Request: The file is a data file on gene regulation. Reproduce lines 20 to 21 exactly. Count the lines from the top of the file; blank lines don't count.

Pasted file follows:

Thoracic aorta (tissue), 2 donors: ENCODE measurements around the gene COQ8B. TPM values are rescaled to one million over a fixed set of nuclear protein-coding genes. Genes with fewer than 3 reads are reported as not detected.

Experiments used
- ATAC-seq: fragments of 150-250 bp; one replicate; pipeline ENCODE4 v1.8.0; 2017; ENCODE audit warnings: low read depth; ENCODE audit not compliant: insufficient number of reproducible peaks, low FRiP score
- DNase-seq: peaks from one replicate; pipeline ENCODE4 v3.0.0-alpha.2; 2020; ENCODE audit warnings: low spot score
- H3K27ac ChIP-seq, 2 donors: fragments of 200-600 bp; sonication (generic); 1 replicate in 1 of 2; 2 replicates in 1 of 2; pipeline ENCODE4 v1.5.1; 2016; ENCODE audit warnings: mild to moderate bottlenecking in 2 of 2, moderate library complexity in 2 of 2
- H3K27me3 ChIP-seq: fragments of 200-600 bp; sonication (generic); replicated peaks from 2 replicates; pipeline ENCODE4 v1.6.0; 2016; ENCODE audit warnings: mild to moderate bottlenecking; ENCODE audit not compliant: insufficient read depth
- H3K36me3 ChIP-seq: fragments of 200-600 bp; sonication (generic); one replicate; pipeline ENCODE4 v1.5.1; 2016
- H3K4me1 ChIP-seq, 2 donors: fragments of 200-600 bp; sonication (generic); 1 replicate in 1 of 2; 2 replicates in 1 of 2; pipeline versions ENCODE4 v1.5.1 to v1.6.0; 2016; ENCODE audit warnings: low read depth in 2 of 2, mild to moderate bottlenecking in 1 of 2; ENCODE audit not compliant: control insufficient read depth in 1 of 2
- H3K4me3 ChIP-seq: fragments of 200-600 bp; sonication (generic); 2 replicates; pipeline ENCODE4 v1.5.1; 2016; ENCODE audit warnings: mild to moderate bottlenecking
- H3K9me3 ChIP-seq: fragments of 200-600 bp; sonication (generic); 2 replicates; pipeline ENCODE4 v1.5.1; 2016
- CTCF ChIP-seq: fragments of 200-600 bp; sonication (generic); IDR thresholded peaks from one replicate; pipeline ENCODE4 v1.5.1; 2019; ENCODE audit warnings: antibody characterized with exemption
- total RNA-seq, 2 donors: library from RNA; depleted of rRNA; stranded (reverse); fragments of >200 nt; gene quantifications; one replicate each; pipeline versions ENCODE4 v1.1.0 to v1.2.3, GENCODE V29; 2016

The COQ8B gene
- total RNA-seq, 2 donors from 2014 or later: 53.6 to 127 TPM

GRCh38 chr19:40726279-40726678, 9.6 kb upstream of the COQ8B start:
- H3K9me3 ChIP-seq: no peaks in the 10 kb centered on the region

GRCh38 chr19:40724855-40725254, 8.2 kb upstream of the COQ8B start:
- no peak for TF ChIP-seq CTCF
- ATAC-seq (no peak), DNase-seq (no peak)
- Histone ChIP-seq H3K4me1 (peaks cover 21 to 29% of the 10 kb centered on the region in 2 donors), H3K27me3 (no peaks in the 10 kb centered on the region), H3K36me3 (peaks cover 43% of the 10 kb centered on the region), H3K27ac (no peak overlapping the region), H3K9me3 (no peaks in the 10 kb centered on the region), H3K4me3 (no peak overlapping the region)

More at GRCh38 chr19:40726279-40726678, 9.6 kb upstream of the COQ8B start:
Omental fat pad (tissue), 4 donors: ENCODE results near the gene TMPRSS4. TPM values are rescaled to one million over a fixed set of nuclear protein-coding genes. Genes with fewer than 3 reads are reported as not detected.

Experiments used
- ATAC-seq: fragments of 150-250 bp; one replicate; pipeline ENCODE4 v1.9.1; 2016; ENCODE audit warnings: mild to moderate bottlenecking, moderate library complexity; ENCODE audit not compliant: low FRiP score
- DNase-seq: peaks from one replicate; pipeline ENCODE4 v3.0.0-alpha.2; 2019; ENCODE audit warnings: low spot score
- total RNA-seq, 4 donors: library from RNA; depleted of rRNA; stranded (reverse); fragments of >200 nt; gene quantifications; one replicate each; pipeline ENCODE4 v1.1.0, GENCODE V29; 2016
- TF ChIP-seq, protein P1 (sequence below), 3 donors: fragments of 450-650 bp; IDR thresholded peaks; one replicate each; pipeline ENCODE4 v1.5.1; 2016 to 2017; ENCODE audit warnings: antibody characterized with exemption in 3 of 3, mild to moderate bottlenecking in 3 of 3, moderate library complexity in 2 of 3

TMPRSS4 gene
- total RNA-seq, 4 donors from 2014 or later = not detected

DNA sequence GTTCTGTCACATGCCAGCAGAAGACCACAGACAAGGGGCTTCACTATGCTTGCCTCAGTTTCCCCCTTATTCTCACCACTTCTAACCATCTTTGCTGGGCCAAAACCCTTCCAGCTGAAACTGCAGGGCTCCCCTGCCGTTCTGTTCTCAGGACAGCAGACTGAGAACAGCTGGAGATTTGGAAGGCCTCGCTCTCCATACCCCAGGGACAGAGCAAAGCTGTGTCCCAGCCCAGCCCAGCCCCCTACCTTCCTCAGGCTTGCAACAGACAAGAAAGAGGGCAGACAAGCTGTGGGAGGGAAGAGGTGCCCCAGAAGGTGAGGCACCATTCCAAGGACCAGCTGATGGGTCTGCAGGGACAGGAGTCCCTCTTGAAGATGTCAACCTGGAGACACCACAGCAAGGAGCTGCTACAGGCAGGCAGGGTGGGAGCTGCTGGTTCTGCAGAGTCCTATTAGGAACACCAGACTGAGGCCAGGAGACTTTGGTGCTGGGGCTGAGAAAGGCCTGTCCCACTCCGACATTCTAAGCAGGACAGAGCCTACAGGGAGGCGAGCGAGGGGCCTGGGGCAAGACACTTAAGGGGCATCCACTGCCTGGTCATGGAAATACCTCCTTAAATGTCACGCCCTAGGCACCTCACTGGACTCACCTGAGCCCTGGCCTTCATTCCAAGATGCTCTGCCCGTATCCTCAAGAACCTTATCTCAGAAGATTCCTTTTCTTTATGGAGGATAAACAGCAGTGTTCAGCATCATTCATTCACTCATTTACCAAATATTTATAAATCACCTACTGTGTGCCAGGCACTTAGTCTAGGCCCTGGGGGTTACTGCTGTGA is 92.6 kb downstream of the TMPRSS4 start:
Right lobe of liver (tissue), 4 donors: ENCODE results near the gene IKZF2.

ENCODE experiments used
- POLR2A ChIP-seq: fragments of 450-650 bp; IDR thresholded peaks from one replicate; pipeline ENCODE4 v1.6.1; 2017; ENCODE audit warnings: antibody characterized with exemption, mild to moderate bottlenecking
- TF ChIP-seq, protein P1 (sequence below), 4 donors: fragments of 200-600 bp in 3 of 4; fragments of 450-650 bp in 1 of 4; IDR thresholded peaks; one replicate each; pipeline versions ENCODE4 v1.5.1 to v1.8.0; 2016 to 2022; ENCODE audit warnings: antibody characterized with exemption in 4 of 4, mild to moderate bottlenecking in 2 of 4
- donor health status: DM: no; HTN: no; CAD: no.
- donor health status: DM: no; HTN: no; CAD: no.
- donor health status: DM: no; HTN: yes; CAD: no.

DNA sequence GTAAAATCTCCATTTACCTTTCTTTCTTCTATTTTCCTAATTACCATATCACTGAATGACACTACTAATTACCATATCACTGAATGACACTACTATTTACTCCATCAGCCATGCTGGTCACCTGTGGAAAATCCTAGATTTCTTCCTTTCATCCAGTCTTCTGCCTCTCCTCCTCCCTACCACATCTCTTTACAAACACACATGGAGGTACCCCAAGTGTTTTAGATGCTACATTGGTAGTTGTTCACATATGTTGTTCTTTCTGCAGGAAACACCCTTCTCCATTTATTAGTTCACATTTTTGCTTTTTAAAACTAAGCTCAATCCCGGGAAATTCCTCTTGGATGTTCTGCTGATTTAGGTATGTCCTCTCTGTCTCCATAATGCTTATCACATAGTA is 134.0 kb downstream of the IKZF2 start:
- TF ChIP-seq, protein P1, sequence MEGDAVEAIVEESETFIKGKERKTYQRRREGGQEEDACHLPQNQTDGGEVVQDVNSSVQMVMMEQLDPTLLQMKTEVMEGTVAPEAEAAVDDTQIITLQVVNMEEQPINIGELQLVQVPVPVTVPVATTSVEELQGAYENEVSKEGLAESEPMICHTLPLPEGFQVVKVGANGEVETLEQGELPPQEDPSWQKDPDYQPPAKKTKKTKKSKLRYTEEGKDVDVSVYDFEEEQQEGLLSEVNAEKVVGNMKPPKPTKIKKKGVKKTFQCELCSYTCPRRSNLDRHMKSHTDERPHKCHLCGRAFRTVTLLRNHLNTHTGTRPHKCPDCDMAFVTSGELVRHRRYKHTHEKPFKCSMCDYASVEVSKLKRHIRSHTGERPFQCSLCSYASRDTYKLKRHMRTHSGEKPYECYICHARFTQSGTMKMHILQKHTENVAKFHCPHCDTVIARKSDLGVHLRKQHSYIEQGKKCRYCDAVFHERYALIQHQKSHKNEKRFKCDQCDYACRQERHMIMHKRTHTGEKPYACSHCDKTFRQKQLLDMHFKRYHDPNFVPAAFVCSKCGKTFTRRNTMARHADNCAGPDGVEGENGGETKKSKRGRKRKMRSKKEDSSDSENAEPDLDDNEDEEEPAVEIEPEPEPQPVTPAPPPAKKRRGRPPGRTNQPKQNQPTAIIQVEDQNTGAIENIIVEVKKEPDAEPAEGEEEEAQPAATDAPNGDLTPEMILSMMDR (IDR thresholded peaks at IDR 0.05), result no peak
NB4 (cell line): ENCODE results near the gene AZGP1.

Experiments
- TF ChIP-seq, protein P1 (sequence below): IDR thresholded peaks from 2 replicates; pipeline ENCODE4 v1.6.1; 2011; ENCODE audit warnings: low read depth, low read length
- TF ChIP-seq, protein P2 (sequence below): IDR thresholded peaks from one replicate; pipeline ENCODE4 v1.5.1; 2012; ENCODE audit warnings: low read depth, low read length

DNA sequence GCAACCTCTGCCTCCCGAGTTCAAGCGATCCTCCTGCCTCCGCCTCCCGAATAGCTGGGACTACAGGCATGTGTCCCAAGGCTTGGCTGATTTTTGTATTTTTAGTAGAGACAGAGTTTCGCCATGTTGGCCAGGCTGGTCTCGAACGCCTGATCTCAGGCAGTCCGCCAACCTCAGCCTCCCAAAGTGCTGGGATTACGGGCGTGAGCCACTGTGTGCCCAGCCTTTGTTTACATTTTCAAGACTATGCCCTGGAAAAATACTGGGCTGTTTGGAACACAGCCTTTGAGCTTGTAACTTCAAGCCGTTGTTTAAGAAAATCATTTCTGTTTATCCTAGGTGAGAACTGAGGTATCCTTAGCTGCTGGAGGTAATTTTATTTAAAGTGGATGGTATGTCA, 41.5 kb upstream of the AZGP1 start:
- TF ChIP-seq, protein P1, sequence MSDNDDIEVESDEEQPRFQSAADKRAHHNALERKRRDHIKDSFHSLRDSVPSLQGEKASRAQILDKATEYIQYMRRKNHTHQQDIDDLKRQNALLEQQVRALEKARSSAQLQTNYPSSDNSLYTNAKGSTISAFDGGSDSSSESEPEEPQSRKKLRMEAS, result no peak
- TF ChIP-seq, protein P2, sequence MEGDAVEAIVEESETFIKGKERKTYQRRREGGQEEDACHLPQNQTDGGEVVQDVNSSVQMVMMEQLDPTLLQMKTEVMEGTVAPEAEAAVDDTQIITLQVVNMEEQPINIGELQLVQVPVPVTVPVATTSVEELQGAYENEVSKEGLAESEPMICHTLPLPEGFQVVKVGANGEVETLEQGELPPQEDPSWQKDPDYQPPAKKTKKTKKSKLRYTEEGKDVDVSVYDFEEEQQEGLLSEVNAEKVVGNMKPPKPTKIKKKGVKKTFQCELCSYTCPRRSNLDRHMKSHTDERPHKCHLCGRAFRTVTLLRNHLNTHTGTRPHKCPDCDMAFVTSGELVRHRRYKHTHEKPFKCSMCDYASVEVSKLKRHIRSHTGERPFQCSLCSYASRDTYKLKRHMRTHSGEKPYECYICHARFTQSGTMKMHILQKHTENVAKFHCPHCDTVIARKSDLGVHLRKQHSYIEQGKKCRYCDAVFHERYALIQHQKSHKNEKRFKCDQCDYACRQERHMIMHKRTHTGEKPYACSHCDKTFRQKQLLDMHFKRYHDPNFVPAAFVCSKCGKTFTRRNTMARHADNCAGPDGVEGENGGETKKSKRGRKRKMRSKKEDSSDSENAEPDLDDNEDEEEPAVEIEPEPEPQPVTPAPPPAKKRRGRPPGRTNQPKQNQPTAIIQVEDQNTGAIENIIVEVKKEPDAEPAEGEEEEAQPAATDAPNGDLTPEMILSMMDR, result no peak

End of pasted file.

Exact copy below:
- Histone ChIP-seq H3K4me1 (peaks cover 21 to 29% of the 10 kb centered on the region in 2 donors), H3K27me3 (no peaks in the 10 kb centered on the region), H3K36me3 (peaks cover 43% of the 10 kb centered on the region), H3K27ac (no peak overlapping the region), H3K9me3 (no peaks in the 10 kb centered on the region), H3K4me3 (no peak overlapping the region)

More at GRCh38 chr19:40726279-40726678, 9.6 kb upstream of the COQ8B start: